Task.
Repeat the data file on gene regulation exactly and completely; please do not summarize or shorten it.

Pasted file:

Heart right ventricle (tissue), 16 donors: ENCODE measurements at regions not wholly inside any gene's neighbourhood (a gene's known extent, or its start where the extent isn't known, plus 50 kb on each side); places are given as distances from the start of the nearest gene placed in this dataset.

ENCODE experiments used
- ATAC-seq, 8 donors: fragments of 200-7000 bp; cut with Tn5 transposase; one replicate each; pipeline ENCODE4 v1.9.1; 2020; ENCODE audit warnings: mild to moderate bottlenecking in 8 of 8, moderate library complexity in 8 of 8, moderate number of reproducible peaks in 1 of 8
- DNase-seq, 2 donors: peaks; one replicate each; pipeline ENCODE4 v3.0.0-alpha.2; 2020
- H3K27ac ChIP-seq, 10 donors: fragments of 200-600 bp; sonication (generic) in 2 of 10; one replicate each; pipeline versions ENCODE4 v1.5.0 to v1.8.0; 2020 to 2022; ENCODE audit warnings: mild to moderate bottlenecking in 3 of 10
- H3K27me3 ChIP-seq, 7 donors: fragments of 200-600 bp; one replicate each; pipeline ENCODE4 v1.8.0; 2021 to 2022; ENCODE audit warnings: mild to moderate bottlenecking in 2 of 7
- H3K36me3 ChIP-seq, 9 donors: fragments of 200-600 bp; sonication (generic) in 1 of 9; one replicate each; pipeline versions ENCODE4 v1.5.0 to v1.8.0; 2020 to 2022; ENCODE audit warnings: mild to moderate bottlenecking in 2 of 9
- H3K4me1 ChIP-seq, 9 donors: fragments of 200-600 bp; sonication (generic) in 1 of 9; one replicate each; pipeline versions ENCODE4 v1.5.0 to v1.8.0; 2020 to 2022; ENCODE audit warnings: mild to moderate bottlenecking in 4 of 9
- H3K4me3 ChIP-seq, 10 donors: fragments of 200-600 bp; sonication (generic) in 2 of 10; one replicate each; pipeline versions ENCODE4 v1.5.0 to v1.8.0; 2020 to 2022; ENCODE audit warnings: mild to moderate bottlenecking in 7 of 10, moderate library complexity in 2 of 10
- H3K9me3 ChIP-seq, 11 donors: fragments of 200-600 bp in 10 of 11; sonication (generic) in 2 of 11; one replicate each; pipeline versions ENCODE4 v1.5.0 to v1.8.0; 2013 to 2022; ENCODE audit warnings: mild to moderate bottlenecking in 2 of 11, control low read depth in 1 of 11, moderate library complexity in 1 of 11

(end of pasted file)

Heart right ventricle (tissue), 16 donors: ENCODE measurements at regions not wholly inside any gene's neighbourhood (a gene's known extent, or its start where the extent isn't known, plus 50 kb on each side); places are given as distances from the start of the nearest gene placed in this dataset.

ENCODE experiments used
- ATAC-seq, 8 donors: fragments of 200-7000 bp; cut with Tn5 transposase; one replicate each; pipeline ENCODE4 v1.9.1; 2020; ENCODE audit warnings: mild to moderate bottlenecking in 8 of 8, moderate library complexity in 8 of 8, moderate number of reproducible peaks in 1 of 8
- DNase-seq, 2 donors: peaks; one replicate each; pipeline ENCODE4 v3.0.0-alpha.2; 2020
- H3K27ac ChIP-seq, 10 donors: fragments of 200-600 bp; sonication (generic) in 2 of 10; one replicate each; pipeline versions ENCODE4 v1.5.0 to v1.8.0; 2020 to 2022; ENCODE audit warnings: mild to moderate bottlenecking in 3 of 10
- H3K27me3 ChIP-seq, 7 donors: fragments of 200-600 bp; one replicate each; pipeline ENCODE4 v1.8.0; 2021 to 2022; ENCODE audit warnings: mild to moderate bottlenecking in 2 of 7
- H3K36me3 ChIP-seq, 9 donors: fragments of 200-600 bp; sonication (generic) in 1 of 9; one replicate each; pipeline versions ENCODE4 v1.5.0 to v1.8.0; 2020 to 2022; ENCODE audit warnings: mild to moderate bottlenecking in 2 of 9
- H3K4me1 ChIP-seq, 9 donors: fragments of 200-600 bp; sonication (generic) in 1 of 9; one replicate each; pipeline versions ENCODE4 v1.5.0 to v1.8.0; 2020 to 2022; ENCODE audit warnings: mild to moderate bottlenecking in 4 of 9
- H3K4me3 ChIP-seq, 10 donors: fragments of 200-600 bp; sonication (generic) in 2 of 10; one replicate each; pipeline versions ENCODE4 v1.5.0 to v1.8.0; 2020 to 2022; ENCODE audit warnings: mild to moderate bottlenecking in 7 of 10, moderate library complexity in 2 of 10
- H3K9me3 ChIP-seq, 11 donors: fragments of 200-600 bp in 10 of 11; sonication (generic) in 2 of 11; one replicate each; pipeline versions ENCODE4 v1.5.0 to v1.8.0; 2013 to 2022; ENCODE audit warnings: mild to moderate bottlenecking in 2 of 11, control low read depth in 1 of 11, moderate library complexity in 1 of 11